We weren’t there for the celebrations, but in August the town of Predappio, Italy, seemed haunted by Benito Mussolini, all the same.
Most Italians just try to forget about it, but they have just had to face up to this tricky subject again, as October 28 is the 90th anniversary of Mussolini’s “March on Rome” (1922) that brought the Fascist leader to power and enabled him to stay there for 23 years.
For many years after the fall of fascism, Italians turned their backs on their recent history. The fascist party was banned, the history curriculum in Italian schools even stopped at World War I. But gradually in the 21st Century old taboos are being broken.
The dress code for the celebration is rigorously black. The chants nostalgic, a medley of Fascist truisms peppered with clipped bursts of “Duce, Duce, Duce” will be hushed when the parade enters the cemetery in this central Italian town this week to arrive at its mecca: the tomb of the former Fascist dictator.
It’s always thus in Predappio, three times a year, a strange and scary group of odd fellows gather – the older black-suited Mercedes owners, the young tattooed skinheads, military-styled (also dressed in black) middle-agers, who unload black SUVs of pretty Stepford wives and two to four children, all coming to commemorate the day of Mussolini’s birth (on July 29, 1883, in a house not far from the cemetery), his death (at the hands of partisans on April, 28, 1945) or the March on Rome, which brought Mussolini’s party to power in Italy in October 1922. This year, on the 90th anniversary, the crowds are sure to be bigger and more strident in these time of economic turmoil when the trains do not run on time.
Mussolini’s tomb gets between 80,000 and 100,000 visitors a year, with peaks during the three commemorations.
After Mussolini’s corpse was hung upside down on meat hooks on April 29, 1945, in Piazzale Loreto in Milan, where citizens vented their fury at their former leader, he was buried in an unmarked grave in a nearby cemetery. A year later, neo-Fascist loyalists dug up his body and hid it in box in a convent in Lombardy until 1957, when the remains were returned to Mussolini’s widow, who buried them in the family crypt in Predappio. Supposedly, the brain took a separate path, but was eventually reunited with the corpse.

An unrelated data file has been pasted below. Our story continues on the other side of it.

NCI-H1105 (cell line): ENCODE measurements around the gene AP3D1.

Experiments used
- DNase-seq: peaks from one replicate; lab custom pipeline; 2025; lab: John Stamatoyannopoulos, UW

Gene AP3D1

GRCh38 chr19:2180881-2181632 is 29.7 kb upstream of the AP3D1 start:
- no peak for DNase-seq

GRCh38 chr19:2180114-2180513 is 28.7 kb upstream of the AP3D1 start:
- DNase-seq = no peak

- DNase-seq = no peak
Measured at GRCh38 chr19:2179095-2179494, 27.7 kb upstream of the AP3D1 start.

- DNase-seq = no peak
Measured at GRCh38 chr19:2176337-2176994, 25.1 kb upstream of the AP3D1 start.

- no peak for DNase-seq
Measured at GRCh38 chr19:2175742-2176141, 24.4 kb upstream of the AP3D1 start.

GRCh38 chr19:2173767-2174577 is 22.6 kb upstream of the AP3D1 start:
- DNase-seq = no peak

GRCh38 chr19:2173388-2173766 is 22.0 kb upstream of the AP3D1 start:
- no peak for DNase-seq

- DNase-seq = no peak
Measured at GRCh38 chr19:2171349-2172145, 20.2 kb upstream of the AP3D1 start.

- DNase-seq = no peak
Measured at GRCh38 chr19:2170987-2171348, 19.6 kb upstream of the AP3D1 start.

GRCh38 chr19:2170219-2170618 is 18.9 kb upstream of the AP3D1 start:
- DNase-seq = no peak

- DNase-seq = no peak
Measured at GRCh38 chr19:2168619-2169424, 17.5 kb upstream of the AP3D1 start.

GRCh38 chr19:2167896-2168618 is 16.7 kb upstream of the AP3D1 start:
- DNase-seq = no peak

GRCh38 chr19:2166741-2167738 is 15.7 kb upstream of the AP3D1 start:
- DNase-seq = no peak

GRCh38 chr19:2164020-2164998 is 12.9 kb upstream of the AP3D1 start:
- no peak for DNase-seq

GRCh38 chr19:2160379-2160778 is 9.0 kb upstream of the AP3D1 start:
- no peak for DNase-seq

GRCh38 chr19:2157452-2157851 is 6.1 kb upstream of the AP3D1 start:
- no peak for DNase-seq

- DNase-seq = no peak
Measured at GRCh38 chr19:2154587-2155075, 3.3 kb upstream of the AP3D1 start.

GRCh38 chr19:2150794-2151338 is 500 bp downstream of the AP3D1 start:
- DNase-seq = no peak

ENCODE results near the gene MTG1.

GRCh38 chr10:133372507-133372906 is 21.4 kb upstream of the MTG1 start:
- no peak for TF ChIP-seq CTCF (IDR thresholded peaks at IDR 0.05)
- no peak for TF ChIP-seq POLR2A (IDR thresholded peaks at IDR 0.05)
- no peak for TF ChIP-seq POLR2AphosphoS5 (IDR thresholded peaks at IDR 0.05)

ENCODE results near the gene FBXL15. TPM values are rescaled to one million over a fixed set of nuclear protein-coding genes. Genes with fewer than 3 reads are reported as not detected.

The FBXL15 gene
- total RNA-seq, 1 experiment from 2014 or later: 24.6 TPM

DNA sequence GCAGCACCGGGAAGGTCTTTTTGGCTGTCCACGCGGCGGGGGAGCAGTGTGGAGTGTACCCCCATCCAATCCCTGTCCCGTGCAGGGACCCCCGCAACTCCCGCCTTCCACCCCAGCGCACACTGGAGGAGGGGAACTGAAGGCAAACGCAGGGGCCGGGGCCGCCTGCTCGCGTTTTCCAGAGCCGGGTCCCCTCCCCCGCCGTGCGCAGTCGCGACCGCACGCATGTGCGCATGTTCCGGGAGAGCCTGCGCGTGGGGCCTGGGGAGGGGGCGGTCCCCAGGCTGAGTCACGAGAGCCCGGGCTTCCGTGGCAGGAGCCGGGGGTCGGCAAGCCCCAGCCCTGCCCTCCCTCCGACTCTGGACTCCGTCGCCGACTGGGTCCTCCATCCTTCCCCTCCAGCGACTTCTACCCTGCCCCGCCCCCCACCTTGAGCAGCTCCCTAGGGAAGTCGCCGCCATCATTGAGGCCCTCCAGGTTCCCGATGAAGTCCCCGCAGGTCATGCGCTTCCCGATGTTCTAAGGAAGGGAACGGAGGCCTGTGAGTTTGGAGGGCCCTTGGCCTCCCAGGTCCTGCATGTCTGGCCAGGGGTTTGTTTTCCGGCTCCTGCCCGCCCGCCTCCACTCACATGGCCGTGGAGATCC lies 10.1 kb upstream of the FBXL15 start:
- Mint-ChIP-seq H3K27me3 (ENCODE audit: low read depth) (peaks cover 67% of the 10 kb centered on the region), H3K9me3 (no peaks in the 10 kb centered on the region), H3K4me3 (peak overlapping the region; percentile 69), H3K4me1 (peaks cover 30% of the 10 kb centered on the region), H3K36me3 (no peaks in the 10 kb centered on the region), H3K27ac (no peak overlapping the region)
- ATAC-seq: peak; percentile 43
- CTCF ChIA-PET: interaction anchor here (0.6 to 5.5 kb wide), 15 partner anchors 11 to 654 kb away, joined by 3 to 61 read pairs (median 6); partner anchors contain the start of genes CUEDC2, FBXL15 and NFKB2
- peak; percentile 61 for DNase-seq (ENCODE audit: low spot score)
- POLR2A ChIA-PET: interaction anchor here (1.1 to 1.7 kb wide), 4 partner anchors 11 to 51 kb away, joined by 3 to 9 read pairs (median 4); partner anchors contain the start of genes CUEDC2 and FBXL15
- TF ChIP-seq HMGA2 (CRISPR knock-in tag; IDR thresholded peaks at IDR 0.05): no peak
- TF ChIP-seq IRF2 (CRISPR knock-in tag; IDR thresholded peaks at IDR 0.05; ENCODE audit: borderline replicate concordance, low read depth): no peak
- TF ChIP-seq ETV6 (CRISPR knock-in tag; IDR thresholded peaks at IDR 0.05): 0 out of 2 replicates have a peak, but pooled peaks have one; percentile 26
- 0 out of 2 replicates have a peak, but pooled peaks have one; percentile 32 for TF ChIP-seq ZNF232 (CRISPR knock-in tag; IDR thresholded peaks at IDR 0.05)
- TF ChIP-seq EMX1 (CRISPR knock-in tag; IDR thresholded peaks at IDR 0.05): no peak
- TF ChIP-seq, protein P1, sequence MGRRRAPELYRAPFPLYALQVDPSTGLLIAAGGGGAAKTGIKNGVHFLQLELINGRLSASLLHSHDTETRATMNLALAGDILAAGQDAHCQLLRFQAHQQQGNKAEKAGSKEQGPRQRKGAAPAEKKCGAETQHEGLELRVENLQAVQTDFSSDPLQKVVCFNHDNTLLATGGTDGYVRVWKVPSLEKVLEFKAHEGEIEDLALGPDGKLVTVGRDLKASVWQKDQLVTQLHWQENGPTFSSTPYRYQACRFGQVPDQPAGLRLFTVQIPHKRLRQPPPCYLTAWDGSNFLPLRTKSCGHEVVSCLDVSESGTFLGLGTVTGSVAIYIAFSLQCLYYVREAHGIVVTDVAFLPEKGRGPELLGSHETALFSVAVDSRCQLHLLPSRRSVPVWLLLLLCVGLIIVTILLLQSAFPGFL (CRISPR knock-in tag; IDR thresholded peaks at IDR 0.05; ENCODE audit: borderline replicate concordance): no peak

Such veneration weighed on Italy’s leaders in 1945. After Mussolini was killed, a decision was made to obscure his grave site, much the way military officials in the Transitional National Council of Libya chose to bury Col. Muammar el-Qaddafi in a secret location last month and American commandos buried Osama bin Laden at sea in May, to avoid creating a shrine for their supporters.
In fact, Italian authorities’ efforts to hide the burial site backfired on them, as its location rapidly became a matter of intense interest. “The vitality of Mussolini’s afterworld life was great as long as the mausoleum didn’t exist. A corpse that is nowhere is everywhere,” said Sergio Luzzatto, a historian at the University of Turin who wrote The Body of Il Duce about the corpse’s travels. The popular documentary Il Corpo del Duce was inspired by the book.
“Italians lived the absence of the body as a presence, so continuing the love story between Italians and their leader, which was very carnal in many ways,” Luzzatto wrote. That story ended when the body was returned to the family and “it became fixed and sepulchral,” primarily in the guest books at the tomb, where visitors can sign and leave comments. New commemorative, adoring metal plaques, dated 2011 and 2012, keep getting attached to the walls of the underground tomb where Benito is not alone – he is surrounded by the long past and recently deceased Mussolini family members.
Still this October other admirers will come to glorify an epoch in which they believe that Italy, in contrast to today, counted for something in the world. Some today think that Italy needs a distinct change – that it is the laughingstock of Europe, especially after the Berlusconi bunga-bunga years.
A museum of Duce memorabilia opened in 2001, curated by Domenico Morosini, a successful Lombardy businessman, in what was once a Mussolini summer home. The registers are shelved under a beam inscribed with a Mussolini citation: “It is not impossible to govern Italians, merely useless.” The museum gets between 2,000 and 3,000 people a year.
On Predappio’s main street, bordered by a jarring number of gargantuan Fascist-designed buildings, on a steaming hot day in August we toured a handful of shops doing brisk business in Fascist memorabilia, selling everything from truncheons to bronze busts of the long-dead leader to Mussolini calendars and authentic German helmets, circa 1945. Ever felt a cold chill climb the back of your neck on hot summer day?
This is just the kind of tourism that Predappio’s center-left mayor, Giorgio Frassineti, would rather avoid. “We refuse a vision of Predappio of the few, of the people who attend the commemorations, but also of those from the extreme left who want to cancel its history,” Frassineti told a New York Times reporter, apparently straddling the divide that splits this tiny haunted community.
To see what happened October 28, 2012 view the videos in this article.